• We will work closely with the ASEAN nations, which took $48 billion in our goods exports in 1997 -- as much as China, Taiwan and Hong Kong together. This includes bilateral work with ASEAN members, and support for ASEAN's institutional strength we applaud, for example, ASEAN's decision to accelerate the ASEAN Free Trade Area. We are also working toward a broad commercial and trade agreement with Vietnam which would allow us to endorse normal trade relations.

  • We will work to help President Kim in South Korea implement his reform program, as we continue to address our market access issues in South Korea, and we will monitor compliance with IMF reform proposals. As I noted earlier, South Korea's recovery is immensely important to the United States as a matter of both friendship and national interest.

  • We will strengthen our already very close trade relationships with Australia and New Zealand, for example through the negotiation of a Trade and Investment Framework Agreement with Australia.

    • We will also address trade problems that affect the region as a whole. We will, for example, make a special priority of improving protection of intellectual property rights. This will include ensuring full implementation of Uruguay Round IPR commitments for WTO members, enforcing our bilateral agreements with China, Taiwan and most recently Vietnam, and intensifying our fight against pirate production and distribution of newly developing optical media technologies.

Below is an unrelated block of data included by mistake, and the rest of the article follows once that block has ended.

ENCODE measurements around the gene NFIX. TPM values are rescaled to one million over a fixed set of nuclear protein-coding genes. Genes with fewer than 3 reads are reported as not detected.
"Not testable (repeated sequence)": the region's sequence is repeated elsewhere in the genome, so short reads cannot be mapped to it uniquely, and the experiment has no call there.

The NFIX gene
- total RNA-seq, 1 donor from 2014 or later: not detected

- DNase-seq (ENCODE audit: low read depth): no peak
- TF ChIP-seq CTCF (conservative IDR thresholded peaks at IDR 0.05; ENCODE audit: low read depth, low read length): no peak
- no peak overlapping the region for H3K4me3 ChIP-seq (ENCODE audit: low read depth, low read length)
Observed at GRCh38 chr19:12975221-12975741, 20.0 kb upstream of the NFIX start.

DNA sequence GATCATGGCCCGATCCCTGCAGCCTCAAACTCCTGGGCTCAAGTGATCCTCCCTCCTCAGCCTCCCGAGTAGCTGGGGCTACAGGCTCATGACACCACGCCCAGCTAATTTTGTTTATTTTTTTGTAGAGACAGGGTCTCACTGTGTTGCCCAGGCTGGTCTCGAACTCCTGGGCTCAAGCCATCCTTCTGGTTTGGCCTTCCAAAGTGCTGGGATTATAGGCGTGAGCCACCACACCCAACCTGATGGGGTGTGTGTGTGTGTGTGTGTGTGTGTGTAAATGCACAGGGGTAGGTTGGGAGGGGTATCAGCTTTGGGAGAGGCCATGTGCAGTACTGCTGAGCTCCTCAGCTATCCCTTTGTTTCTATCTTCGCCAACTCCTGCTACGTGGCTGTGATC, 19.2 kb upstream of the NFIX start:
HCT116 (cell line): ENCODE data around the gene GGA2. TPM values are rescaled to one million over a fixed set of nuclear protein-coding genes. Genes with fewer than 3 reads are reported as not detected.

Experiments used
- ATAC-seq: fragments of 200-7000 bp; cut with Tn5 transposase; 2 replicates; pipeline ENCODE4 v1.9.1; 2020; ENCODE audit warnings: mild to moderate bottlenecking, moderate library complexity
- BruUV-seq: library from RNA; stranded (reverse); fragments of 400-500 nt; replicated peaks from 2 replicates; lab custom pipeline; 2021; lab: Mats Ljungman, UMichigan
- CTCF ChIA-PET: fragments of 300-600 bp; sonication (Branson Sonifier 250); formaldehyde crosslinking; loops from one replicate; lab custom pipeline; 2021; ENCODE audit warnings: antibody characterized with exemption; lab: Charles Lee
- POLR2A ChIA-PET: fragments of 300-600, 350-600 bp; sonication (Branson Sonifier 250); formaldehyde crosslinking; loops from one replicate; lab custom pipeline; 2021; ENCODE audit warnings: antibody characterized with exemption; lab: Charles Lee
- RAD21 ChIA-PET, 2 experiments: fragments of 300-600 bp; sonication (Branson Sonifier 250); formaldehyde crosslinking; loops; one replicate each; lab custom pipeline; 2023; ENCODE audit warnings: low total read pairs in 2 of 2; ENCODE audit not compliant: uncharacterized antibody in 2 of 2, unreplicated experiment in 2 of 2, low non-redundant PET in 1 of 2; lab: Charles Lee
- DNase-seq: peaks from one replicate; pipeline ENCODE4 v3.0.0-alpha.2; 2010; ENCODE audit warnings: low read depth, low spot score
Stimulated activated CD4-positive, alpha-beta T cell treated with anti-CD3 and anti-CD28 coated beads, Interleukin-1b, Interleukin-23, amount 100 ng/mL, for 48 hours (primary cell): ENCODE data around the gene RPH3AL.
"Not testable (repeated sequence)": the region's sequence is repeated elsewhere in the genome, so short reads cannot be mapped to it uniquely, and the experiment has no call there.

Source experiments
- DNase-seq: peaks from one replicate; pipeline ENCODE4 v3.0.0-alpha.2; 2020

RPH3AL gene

• And we will continue our broad regional effort to achieve free and open trade in the Pacific through the APEC forum. Most immediately, we are working toward a consensus at the WTO on the eight-sector tariff initiative begun at APEC last year, which addresses $1.5 trillion worth of trade in chemicals; energy equipment and services; environmental goods and services; fish and fishery products; gems and jewelry; medical and scientific instruments; toys; and forest products.


         In conclusion, our Asia-Pacific trade agenda rests upon the foundation of our own commitment to an open market, the creation of new opportunities for Asians and Americans alike, and the long-term interest of all Pacific nations in an open, fair and mutually beneficial Pacific trading environment.

         In the year ahead through our response to the crisis, our market-opening and deregulation agenda in Japan, the work toward China's WTO accession, and the initiatives we have underway in APEC, with South Korea and with other key trading partners we can take a long step toward this goal.

         I will leave it there; and again, I thank the Institute for Corean-American Studies for offering us this opportunity to participate.

         Now I will take your questions.